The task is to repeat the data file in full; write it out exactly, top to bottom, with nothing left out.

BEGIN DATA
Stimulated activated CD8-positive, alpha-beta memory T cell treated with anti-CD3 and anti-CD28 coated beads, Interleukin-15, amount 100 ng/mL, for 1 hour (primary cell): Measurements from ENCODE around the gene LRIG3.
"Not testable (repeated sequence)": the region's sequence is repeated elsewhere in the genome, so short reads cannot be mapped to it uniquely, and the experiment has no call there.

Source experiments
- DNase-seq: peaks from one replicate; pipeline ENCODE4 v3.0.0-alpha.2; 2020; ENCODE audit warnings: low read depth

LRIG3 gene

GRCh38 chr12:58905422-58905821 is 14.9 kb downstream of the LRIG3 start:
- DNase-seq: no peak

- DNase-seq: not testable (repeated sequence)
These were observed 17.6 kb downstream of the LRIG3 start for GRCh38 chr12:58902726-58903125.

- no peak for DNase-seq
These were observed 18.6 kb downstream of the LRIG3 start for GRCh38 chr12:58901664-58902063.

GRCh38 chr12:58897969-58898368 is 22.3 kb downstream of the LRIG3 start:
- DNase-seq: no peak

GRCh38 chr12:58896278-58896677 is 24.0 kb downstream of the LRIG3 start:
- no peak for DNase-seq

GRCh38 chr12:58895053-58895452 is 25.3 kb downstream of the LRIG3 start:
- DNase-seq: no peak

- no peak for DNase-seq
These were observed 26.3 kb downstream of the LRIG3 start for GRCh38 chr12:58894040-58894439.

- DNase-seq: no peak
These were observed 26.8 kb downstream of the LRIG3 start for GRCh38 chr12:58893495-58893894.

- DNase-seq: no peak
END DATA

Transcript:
Stimulated activated CD8-positive, alpha-beta memory T cell treated with anti-CD3 and anti-CD28 coated beads, Interleukin-15, amount 100 ng/mL, for 1 hour (primary cell): Measurements from ENCODE around the gene LRIG3.
"Not testable (repeated sequence)": the region's sequence is repeated elsewhere in the genome, so short reads cannot be mapped to it uniquely, and the experiment has no call there.

Source experiments
- DNase-seq: peaks from one replicate; pipeline ENCODE4 v3.0.0-alpha.2; 2020; ENCODE audit warnings: low read depth

LRIG3 gene

GRCh38 chr12:58905422-58905821 is 14.9 kb downstream of the LRIG3 start:
- DNase-seq: no peak

- DNase-seq: not testable (repeated sequence)
These were observed 17.6 kb downstream of the LRIG3 start for GRCh38 chr12:58902726-58903125.

- no peak for DNase-seq
These were observed 18.6 kb downstream of the LRIG3 start for GRCh38 chr12:58901664-58902063.

GRCh38 chr12:58897969-58898368 is 22.3 kb downstream of the LRIG3 start:
- DNase-seq: no peak

GRCh38 chr12:58896278-58896677 is 24.0 kb downstream of the LRIG3 start:
- no peak for DNase-seq

GRCh38 chr12:58895053-58895452 is 25.3 kb downstream of the LRIG3 start:
- DNase-seq: no peak

- no peak for DNase-seq
These were observed 26.3 kb downstream of the LRIG3 start for GRCh38 chr12:58894040-58894439.

- DNase-seq: no peak
These were observed 26.8 kb downstream of the LRIG3 start for GRCh38 chr12:58893495-58893894.

- DNase-seq: no peak